It’s fairly easy to qualify for refinancing with your mortgage lender, our experts advise, but you should try to do it when your mortgage is up for renewal. Refinancing in the middle of your mortgage term may result in substantial fees. If the new rate is significantly lower, you could come out ahead, despite the fees; but you should ask your lender to crunch the numbers before you decide.
Refinancing a mortgage is a great option for those with a tendency to spend, as there’s less need for discipline, Phil Davie says. “You get a lump sum [loan, to cover the cost of your renovation] and the repayment is fixed. You can’t really abuse that money and you can’t get extra.”
If you add to your mortgage principal, you will owe more and, subsequently, you could have a higher monthly payment. However, if you add to the loan while locking into a lower rate, you may actually end up with a lower monthly payment (yes, even if you’ve borrowed more money). For example, if you originally owed $450,000 on your mortgage at 4% interest with an amortization of 25 years, your monthly payment would have been $2,375. If you added a $100,000 loan at the time of your mortgage renewal and locked into a lower rate of 1.8%, you’d owe $100,000 more but have a monthly payment of $2,278—slightly lower than your original monthly mortgage payment.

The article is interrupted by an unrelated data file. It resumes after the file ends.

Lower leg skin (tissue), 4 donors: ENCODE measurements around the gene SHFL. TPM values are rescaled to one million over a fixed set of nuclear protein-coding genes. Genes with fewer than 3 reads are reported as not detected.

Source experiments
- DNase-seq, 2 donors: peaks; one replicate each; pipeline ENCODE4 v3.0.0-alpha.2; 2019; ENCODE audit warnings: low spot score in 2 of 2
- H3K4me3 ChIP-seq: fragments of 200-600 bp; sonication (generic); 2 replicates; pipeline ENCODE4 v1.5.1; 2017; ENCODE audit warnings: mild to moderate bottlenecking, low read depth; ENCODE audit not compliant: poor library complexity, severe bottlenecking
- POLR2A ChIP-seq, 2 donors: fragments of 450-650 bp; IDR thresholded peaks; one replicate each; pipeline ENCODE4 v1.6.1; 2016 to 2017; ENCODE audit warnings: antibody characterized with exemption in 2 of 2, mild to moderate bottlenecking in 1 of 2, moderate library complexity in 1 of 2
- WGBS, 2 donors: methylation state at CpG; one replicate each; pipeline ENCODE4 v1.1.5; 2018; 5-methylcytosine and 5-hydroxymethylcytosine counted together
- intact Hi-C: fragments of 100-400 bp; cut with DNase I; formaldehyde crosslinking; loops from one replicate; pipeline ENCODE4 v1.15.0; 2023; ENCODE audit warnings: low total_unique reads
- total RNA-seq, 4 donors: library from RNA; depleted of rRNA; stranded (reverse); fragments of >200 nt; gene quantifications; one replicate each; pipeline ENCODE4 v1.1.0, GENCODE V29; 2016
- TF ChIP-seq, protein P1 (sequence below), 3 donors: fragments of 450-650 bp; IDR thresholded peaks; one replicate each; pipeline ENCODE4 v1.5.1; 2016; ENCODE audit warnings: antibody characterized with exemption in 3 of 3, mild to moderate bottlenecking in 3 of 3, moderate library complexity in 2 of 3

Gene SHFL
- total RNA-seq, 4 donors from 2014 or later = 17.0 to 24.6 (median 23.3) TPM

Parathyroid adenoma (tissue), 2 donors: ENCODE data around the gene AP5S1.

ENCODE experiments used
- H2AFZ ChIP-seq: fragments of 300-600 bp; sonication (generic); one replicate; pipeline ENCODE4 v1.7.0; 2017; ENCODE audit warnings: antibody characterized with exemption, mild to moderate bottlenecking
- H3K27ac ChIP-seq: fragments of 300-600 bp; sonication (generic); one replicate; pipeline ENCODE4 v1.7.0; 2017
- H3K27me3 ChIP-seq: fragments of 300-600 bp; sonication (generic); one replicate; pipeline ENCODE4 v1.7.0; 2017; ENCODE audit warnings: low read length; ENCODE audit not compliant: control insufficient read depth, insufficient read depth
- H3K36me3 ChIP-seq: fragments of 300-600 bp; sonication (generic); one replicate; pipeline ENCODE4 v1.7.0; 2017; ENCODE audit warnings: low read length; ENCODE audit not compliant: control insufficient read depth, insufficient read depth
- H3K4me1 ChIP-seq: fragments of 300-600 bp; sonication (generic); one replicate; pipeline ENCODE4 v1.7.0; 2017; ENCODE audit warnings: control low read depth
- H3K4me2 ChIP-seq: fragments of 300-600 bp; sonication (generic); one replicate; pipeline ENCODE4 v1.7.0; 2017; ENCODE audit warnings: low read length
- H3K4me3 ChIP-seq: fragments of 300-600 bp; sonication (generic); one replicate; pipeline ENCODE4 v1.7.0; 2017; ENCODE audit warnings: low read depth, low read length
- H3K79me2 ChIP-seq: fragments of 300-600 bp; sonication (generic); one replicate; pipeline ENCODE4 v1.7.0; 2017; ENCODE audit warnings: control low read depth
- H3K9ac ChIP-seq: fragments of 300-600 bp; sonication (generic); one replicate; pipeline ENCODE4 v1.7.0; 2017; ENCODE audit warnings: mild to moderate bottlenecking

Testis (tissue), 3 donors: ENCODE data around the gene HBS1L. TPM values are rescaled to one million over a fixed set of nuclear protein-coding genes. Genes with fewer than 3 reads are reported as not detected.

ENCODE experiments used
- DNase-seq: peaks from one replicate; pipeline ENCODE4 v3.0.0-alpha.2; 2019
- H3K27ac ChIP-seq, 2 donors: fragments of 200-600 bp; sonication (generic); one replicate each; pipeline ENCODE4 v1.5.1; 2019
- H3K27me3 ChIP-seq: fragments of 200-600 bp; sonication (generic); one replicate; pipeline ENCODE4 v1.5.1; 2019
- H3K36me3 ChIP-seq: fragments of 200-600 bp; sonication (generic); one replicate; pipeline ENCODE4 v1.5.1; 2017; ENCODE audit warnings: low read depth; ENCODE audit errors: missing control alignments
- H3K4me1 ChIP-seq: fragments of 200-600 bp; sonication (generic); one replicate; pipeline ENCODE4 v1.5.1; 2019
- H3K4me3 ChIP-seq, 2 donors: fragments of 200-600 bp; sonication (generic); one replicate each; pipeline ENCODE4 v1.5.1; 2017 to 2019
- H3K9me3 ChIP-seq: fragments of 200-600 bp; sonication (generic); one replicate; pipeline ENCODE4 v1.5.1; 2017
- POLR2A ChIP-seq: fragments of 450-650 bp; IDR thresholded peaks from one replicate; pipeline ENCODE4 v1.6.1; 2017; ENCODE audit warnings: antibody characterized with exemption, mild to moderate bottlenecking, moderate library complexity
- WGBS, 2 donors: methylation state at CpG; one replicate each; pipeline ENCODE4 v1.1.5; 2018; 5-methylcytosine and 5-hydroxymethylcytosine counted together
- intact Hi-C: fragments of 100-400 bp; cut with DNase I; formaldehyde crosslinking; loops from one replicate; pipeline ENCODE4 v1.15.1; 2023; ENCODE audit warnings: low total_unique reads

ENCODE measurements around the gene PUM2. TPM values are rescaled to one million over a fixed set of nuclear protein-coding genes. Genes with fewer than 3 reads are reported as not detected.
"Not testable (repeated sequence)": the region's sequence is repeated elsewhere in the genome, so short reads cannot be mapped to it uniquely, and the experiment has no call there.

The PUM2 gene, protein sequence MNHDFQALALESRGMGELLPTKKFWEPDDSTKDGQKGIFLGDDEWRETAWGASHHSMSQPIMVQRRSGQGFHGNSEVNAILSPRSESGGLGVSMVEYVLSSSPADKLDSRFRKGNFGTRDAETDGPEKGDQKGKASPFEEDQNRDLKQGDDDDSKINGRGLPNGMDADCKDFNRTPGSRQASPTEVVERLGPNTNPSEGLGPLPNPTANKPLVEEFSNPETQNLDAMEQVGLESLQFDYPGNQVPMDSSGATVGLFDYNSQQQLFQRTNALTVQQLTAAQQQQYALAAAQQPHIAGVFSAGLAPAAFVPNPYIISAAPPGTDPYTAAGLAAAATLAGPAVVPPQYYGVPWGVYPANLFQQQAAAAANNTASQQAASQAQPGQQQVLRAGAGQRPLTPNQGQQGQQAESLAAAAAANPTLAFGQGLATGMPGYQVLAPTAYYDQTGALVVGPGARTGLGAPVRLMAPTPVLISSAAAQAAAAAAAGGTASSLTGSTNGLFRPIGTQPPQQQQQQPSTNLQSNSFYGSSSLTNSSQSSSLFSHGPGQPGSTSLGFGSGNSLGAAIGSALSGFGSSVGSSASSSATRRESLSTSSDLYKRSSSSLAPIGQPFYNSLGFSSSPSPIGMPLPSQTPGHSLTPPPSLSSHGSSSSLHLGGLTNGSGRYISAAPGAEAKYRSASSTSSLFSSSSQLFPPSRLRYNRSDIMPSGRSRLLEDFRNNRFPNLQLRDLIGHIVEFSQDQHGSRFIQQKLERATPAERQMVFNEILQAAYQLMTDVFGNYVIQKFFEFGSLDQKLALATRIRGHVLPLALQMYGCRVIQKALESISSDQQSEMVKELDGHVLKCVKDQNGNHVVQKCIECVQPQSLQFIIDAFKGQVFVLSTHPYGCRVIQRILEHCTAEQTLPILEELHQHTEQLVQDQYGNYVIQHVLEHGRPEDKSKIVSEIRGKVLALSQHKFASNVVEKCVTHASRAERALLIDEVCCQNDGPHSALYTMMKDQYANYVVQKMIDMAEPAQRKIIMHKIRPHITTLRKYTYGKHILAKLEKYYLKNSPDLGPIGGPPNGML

Unsecured personal loan or line of credit
You can apply for an unsecured personal loan or personal line of credit through most financial institutions, including banks and credit unions, as well as more expensive subprime lenders. A personal loan is a lump sum that you’ll repay with interest on a set schedule. A personal line of credit operates like a HELOC, with a limit you will continually regain as you repay the funds borrowed, but at a higher interest rate because it’s not secured to your home. The interest rates on personal loans and personal lines of credit are typically similar.
While this type of credit may come in handy in an emergency, Phil and Josh agree that it isn’t ideal for planned renovation expenses. Not only do these options come with much higher interest rates than secured forms of credit, you will likely have access to less money, which limits what you can do.
However, if you find yourself in a bind, an unsecured personal loan or line of credit with a reputable financial institution can be helpful. “If you can pay it off quickly, it’s better than using a credit card. But it’s not inexpensive or ideal for the average person.” While the interest rate on a HELOC may be the lender’s prime rate + 1%, interest on a personal loan might be anywhere from 6% to 16% or more, depending on the lender and terms, as well as your personal credit rating and existing debt load. The interest rate on a standard credit card will likely be 19% or higher.
The bottom line? In an emergency, a personal loan can be a lifesaver, but it isn’t ideal for most homeowners and should not be used for discretionary spending.
Borrowing money from a family member
A parent or other family member may offer to lend you the funds for your home renovation—and, while this may be tempting, advisors Phil and Josh typically advise against this option. “Technically, from CRA’s standpoint, the lender is supposed to charge interest based on a formula, but that rarely happens,” Phil says.